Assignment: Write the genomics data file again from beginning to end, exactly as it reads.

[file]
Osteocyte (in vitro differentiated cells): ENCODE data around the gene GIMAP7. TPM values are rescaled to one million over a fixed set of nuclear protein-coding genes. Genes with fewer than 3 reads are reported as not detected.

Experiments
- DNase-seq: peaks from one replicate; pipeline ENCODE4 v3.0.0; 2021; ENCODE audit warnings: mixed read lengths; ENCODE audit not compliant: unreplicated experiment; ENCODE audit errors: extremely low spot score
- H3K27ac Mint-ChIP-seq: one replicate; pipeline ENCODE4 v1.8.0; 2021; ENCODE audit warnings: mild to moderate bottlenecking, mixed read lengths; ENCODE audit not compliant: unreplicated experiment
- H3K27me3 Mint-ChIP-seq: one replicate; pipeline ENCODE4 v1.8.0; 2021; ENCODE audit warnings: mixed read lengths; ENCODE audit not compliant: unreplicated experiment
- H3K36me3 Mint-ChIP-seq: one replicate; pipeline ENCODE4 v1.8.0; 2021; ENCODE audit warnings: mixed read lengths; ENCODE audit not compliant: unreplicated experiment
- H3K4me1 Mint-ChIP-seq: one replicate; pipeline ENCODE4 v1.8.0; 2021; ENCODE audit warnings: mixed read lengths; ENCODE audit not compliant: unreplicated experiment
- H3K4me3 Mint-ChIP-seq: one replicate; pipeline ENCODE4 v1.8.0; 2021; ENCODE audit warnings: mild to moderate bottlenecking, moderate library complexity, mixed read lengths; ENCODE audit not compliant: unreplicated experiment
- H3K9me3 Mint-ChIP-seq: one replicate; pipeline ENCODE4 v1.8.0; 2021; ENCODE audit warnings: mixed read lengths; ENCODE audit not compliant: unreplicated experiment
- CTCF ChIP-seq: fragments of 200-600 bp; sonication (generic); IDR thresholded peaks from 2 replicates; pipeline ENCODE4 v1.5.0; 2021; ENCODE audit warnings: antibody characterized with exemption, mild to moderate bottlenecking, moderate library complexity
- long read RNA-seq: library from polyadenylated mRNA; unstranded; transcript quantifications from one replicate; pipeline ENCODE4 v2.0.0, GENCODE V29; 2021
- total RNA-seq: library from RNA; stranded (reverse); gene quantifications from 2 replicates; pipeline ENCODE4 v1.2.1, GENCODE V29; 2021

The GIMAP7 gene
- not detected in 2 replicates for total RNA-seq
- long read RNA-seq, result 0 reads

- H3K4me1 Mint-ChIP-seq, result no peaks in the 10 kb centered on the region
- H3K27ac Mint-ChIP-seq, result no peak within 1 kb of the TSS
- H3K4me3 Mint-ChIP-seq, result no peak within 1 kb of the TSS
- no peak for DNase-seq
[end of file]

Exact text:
Osteocyte (in vitro differentiated cells): ENCODE data around the gene GIMAP7. TPM values are rescaled to one million over a fixed set of nuclear protein-coding genes. Genes with fewer than 3 reads are reported as not detected.

Experiments
- DNase-seq: peaks from one replicate; pipeline ENCODE4 v3.0.0; 2021; ENCODE audit warnings: mixed read lengths; ENCODE audit not compliant: unreplicated experiment; ENCODE audit errors: extremely low spot score
- H3K27ac Mint-ChIP-seq: one replicate; pipeline ENCODE4 v1.8.0; 2021; ENCODE audit warnings: mild to moderate bottlenecking, mixed read lengths; ENCODE audit not compliant: unreplicated experiment
- H3K27me3 Mint-ChIP-seq: one replicate; pipeline ENCODE4 v1.8.0; 2021; ENCODE audit warnings: mixed read lengths; ENCODE audit not compliant: unreplicated experiment
- H3K36me3 Mint-ChIP-seq: one replicate; pipeline ENCODE4 v1.8.0; 2021; ENCODE audit warnings: mixed read lengths; ENCODE audit not compliant: unreplicated experiment
- H3K4me1 Mint-ChIP-seq: one replicate; pipeline ENCODE4 v1.8.0; 2021; ENCODE audit warnings: mixed read lengths; ENCODE audit not compliant: unreplicated experiment
- H3K4me3 Mint-ChIP-seq: one replicate; pipeline ENCODE4 v1.8.0; 2021; ENCODE audit warnings: mild to moderate bottlenecking, moderate library complexity, mixed read lengths; ENCODE audit not compliant: unreplicated experiment
- H3K9me3 Mint-ChIP-seq: one replicate; pipeline ENCODE4 v1.8.0; 2021; ENCODE audit warnings: mixed read lengths; ENCODE audit not compliant: unreplicated experiment
- CTCF ChIP-seq: fragments of 200-600 bp; sonication (generic); IDR thresholded peaks from 2 replicates; pipeline ENCODE4 v1.5.0; 2021; ENCODE audit warnings: antibody characterized with exemption, mild to moderate bottlenecking, moderate library complexity
- long read RNA-seq: library from polyadenylated mRNA; unstranded; transcript quantifications from one replicate; pipeline ENCODE4 v2.0.0, GENCODE V29; 2021
- total RNA-seq: library from RNA; stranded (reverse); gene quantifications from 2 replicates; pipeline ENCODE4 v1.2.1, GENCODE V29; 2021

The GIMAP7 gene
- not detected in 2 replicates for total RNA-seq
- long read RNA-seq, result 0 reads

- H3K4me1 Mint-ChIP-seq, result no peaks in the 10 kb centered on the region
- H3K27ac Mint-ChIP-seq, result no peak within 1 kb of the TSS
- H3K4me3 Mint-ChIP-seq, result no peak within 1 kb of the TSS
- no peak for DNase-seq